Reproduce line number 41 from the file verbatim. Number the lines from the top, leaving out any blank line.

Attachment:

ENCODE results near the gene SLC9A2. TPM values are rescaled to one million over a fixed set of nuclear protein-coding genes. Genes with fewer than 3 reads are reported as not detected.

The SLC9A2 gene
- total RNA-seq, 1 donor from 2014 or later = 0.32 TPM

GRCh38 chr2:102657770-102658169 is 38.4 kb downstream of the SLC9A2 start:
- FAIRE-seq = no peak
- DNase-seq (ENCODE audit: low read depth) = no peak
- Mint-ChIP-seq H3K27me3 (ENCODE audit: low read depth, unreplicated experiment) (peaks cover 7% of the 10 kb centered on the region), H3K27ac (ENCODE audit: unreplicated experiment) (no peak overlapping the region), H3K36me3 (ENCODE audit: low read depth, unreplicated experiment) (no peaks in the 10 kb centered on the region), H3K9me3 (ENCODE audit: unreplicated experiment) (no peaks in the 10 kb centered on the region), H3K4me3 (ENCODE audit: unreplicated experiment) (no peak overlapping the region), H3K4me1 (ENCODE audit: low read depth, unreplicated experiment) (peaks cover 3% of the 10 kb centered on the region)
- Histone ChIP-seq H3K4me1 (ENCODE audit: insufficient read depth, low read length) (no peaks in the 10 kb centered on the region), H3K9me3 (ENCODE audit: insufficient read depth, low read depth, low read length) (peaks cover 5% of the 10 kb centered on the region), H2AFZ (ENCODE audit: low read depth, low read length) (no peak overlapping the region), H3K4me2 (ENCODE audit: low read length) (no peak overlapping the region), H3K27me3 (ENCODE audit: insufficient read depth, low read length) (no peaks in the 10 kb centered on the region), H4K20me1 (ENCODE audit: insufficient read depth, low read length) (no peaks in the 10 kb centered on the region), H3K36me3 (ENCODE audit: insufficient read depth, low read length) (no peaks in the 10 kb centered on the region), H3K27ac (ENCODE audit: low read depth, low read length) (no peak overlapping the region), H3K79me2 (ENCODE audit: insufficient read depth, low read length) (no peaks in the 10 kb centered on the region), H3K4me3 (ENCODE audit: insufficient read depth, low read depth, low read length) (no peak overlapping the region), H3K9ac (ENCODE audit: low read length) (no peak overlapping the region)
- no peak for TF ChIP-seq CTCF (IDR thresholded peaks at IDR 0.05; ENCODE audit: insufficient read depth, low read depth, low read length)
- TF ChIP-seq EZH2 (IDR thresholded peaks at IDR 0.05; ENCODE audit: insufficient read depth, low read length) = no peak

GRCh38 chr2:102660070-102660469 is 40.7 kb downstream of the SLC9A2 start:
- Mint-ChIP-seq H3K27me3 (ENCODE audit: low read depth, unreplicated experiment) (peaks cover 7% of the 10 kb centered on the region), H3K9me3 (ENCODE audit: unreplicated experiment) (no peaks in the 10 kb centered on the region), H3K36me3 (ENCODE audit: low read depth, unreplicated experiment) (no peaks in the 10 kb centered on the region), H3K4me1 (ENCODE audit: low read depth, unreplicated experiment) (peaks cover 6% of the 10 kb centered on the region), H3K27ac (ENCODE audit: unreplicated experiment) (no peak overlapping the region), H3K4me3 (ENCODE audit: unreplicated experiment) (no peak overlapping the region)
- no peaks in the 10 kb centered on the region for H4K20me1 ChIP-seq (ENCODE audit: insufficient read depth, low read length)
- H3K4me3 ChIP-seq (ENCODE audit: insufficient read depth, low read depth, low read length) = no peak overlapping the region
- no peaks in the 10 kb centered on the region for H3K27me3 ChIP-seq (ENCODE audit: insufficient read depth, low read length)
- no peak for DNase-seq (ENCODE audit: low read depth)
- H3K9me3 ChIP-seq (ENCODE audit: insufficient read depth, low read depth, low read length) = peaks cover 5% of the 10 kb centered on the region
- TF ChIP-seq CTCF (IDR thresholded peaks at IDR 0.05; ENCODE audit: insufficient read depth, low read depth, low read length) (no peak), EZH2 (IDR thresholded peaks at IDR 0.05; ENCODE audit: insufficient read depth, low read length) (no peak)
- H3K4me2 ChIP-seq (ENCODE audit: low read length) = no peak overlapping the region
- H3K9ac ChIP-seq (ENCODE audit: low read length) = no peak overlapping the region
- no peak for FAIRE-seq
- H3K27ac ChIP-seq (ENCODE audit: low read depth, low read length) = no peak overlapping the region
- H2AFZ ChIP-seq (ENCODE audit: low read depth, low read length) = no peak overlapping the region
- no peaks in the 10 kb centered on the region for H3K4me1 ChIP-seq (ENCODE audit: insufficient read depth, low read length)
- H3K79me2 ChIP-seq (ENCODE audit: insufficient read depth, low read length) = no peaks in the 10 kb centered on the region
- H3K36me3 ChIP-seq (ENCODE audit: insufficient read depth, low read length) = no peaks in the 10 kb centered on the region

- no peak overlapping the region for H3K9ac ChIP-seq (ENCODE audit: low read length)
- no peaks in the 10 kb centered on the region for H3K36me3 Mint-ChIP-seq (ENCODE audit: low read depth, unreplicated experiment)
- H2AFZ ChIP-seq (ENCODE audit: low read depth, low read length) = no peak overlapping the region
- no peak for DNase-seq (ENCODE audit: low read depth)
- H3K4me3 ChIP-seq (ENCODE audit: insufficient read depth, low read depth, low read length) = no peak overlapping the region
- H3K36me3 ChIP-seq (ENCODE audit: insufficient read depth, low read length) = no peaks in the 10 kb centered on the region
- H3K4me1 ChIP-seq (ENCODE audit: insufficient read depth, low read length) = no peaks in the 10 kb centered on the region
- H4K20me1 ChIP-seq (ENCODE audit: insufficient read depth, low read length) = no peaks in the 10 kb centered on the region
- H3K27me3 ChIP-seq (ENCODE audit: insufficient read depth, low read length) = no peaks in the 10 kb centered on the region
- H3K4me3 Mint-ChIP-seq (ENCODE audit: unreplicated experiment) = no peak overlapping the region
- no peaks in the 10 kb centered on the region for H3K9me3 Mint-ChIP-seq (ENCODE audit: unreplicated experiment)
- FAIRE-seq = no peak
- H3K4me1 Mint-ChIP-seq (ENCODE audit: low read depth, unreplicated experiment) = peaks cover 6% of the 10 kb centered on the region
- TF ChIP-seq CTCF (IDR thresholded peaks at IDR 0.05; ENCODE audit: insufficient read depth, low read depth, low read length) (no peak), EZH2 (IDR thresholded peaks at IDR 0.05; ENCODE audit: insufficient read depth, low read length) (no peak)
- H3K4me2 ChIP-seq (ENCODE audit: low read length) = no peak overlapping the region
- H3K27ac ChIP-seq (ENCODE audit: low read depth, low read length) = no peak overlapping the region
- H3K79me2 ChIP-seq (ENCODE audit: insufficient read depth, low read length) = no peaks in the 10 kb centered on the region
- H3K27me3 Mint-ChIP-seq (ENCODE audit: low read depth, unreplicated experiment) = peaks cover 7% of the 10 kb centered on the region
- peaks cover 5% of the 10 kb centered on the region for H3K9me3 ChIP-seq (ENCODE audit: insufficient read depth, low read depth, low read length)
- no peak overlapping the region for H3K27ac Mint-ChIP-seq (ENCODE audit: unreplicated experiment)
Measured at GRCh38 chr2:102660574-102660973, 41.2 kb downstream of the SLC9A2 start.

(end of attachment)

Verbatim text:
- H3K4me2 ChIP-seq (ENCODE audit: low read length) = no peak overlapping the region